708. The Water Crisis
Among the world's polycrisis, the water crisis is the most urgent. In preparation for the launch of the journal Nature Water and the UN Water Conference scheduled for March 2023, an article in Nature called for research to solve the water crisis. Many low- and middle-income countries lack access to safe drinking water, and many lives are lost due to poor sanitation.
In the context of the SDGs, the water-centered goal is SDG 6 “Clean water and sanitation” but water is also critical to achieving the food security goal - SDG 2 "Zero hunger”. Agriculture uses 70% of the world's freshwater withdrawals.
In response to the water crisis in the agricultural sector, here are some messages from The State of Food and Agriculture 2020 from a previous Pick Up article.
1. 3.2 billion people live in agricultural areas with high to very high water shortages and scarcity, of whom 1.2 billion (about one-sixth of the world's population) live in agricultural areas with severe water shortages.
2. Population growth is a major cause of water scarcity, with annual freshwater resources declining by more than 20% over the last 20 years.
3. Socio-economic development is also one of the important driving factors for increasing demand for water, and a sustainable diet at the food systems level can reduce water consumption.
4. Competition for water and climate change have created tensions and conflicts among stakeholders, exacerbating inequality in access to water, especially for vulnerable people, including rural poor, women and indigenous populations.
5. According to the first estimates of the Sustainable Development Goals (SDGs) Indicator 6.4.2 on water stress and shortages in rained agriculture, ensuring sustainable water management remains a challenge. It suggests that proper management of scarce water resources is also important for achieving the achievement of other SDGs, especially SDG2 (Zero Hunger).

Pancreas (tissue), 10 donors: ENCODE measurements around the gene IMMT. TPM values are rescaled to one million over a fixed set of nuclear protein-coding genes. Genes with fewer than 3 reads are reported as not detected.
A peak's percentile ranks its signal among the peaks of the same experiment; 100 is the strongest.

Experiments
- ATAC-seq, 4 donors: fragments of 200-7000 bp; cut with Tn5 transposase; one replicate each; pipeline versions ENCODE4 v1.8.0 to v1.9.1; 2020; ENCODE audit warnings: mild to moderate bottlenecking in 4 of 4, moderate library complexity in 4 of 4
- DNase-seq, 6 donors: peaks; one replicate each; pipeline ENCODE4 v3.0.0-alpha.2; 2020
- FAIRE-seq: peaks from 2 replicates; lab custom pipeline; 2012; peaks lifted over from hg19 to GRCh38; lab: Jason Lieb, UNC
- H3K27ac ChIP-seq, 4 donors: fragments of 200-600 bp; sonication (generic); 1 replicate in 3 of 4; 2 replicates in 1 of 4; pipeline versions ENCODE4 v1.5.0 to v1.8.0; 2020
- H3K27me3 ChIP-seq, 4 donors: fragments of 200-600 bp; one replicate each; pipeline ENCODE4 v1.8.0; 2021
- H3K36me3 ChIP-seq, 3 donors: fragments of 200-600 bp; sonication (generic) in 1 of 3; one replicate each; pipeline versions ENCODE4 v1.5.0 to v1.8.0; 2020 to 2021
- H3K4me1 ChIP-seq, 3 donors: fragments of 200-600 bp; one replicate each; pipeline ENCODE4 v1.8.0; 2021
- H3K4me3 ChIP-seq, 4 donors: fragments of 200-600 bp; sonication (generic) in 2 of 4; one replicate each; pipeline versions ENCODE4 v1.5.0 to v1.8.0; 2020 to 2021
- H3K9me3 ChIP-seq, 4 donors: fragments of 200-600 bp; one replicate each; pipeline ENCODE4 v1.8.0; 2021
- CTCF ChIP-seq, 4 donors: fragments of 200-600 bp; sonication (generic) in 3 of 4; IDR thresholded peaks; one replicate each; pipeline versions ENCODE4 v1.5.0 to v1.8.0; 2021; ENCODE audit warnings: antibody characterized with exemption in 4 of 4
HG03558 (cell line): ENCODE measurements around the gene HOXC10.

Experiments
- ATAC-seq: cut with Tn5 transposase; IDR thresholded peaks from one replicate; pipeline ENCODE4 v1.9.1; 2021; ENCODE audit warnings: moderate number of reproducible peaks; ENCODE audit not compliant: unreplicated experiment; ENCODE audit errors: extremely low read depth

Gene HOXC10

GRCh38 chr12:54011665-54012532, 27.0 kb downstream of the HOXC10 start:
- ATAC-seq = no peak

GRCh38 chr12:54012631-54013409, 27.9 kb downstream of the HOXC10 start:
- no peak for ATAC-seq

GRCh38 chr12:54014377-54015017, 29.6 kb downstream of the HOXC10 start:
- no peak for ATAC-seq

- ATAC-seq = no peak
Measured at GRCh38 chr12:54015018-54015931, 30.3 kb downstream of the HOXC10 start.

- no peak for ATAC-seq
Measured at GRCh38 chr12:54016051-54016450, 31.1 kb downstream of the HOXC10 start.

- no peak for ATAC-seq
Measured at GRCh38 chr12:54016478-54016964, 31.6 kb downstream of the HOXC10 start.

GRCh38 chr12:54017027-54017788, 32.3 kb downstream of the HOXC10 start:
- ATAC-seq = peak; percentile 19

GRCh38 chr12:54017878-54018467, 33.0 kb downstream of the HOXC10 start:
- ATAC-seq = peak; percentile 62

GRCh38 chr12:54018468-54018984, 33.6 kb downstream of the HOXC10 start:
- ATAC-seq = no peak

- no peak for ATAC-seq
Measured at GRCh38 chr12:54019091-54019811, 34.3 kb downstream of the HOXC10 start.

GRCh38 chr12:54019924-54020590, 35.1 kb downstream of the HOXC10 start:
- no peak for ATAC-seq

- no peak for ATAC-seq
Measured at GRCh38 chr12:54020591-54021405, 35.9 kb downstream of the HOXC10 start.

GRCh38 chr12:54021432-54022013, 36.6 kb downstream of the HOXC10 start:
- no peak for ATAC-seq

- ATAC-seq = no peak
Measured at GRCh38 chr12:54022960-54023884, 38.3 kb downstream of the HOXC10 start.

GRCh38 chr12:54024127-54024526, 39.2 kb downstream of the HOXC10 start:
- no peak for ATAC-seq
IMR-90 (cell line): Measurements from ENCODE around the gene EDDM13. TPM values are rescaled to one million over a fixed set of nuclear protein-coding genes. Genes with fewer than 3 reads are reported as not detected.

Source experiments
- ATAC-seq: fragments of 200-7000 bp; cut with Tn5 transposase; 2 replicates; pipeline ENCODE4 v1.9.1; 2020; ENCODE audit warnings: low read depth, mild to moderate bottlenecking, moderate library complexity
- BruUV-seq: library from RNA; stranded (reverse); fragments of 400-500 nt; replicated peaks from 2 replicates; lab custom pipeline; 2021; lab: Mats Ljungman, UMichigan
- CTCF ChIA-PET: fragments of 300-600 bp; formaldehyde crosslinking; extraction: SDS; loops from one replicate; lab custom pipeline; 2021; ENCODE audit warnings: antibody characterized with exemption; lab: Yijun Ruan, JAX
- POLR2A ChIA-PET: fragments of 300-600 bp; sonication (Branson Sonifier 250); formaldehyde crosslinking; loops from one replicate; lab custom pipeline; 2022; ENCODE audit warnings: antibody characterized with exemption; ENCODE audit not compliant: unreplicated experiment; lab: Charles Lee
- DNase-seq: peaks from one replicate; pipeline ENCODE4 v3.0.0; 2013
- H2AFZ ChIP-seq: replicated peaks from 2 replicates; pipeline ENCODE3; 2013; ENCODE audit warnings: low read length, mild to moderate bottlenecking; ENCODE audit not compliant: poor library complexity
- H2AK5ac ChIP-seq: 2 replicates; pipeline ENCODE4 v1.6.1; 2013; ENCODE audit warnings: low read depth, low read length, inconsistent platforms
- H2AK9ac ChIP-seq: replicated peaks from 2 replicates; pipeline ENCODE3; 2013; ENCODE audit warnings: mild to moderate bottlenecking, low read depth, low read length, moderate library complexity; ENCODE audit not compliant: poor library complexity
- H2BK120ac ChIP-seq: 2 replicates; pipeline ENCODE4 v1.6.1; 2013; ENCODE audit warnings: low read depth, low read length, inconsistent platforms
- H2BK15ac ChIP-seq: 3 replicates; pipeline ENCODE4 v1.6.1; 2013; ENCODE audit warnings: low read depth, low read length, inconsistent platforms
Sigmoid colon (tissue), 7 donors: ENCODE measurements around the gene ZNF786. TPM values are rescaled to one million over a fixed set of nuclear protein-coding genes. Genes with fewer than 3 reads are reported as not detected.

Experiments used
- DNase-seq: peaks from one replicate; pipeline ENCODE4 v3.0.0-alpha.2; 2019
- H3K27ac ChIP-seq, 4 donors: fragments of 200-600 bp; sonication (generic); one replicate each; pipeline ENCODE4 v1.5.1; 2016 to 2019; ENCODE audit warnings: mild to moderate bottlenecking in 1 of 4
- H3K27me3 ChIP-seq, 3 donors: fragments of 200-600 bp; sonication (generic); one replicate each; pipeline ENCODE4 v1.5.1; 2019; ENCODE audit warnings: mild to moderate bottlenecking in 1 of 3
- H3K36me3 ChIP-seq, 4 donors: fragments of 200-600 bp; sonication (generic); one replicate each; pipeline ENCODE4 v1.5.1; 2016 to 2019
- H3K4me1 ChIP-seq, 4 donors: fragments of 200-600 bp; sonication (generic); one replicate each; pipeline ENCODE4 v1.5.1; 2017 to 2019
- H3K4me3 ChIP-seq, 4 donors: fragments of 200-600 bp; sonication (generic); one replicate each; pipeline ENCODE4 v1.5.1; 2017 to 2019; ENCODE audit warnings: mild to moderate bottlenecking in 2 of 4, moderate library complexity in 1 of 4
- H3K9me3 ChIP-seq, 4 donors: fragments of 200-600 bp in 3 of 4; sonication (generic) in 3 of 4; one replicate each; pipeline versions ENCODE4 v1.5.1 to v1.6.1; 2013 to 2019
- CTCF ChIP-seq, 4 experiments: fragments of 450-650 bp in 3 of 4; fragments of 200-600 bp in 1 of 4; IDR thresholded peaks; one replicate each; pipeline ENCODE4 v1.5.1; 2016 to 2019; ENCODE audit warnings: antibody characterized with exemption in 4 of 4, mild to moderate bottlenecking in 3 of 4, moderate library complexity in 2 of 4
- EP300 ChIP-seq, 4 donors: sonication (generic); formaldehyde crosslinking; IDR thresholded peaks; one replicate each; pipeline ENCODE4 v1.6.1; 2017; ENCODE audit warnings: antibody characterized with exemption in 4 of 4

6. The SDGs cannot be achieved without the more productive and sustainable use of freshwater and rainwater in agriculture, which accounts for more than 70% of global withdrawals.
7. In order to improve the sustainability of water use in agriculture, it is necessary to secure environmental flow to maintain the ecosystem, and this will require reducing withdrawals and improving water-use efficiency in those watersheds where environmental flow requirements are not guaranteed.
8. Water accounting and auditing should be the starting point for effective strategies to address water scarcity and its response. The FAO Water accounting and auditing sourcebook provides guidelines on how to proceed.
9. For 128 million hectares (11%) of rainfed farmlands affected by recurring droughts, water-saving technologies can increase production by up to 24%, and can increase by more than 40% when combined with irrigation.
10. For 656 million hectares (14%) of grazing land affected by drought, various measures indirectly related to water, such as disease control and animal health, livestock feeding and drinking management, and mobility and stratification of production to reduce grazing pressure in arid areas can be taken to buffer the effects of drought and improve water productivity.
11. For 171 million hectares (62%) of irrigated agricultural land in the world, which are under high water stress, improve water productivity by restoring and modernizing existing irrigation infrastructure and adopting innovative technologies.
12. Investment in non-consumptive uses of water and non-conventional sources of water such as water reuse and desalination are important strategies to make up for water scarcity, and these, innovations must be economically efficient, socially acceptable, environmentally sustainable, and appropriate to the context.
13. Policies and regulations play a central role in facilitating the implementation of technologies and innovations through financing, capacity building programs and the implementation of environmental flow requirements.
14. For efficient, sustainable and equitable water resources management, policy coherence and governance mechanisms across administrative scales and sectors are essential. Especially in agriculture, coherent and comprehensive strategies are needed in the areas of rainwater and irrigated farmland, livestock production systems, inland fisheries, aquaculture and forestry.
Contributors: KANAMORI Norihito (Information and Public Relations Office), IIYAMA Miyuki (Information Program)
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